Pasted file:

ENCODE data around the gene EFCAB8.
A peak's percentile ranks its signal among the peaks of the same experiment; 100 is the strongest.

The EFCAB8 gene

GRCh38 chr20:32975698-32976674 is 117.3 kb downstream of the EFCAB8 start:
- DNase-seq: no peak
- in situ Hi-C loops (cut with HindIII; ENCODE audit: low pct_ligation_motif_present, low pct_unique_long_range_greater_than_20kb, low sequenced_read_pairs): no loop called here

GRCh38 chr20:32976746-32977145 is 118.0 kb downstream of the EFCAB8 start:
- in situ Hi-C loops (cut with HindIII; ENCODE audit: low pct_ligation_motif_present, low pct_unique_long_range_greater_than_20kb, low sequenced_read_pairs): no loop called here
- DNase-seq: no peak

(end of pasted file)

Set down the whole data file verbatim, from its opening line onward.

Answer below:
ENCODE data around the gene EFCAB8.
A peak's percentile ranks its signal among the peaks of the same experiment; 100 is the strongest.

The EFCAB8 gene

GRCh38 chr20:32975698-32976674 is 117.3 kb downstream of the EFCAB8 start:
- DNase-seq: no peak
- in situ Hi-C loops (cut with HindIII; ENCODE audit: low pct_ligation_motif_present, low pct_unique_long_range_greater_than_20kb, low sequenced_read_pairs): no loop called here

GRCh38 chr20:32976746-32977145 is 118.0 kb downstream of the EFCAB8 start:
- in situ Hi-C loops (cut with HindIII; ENCODE audit: low pct_ligation_motif_present, low pct_unique_long_range_greater_than_20kb, low sequenced_read_pairs): no loop called here
- DNase-seq: no peak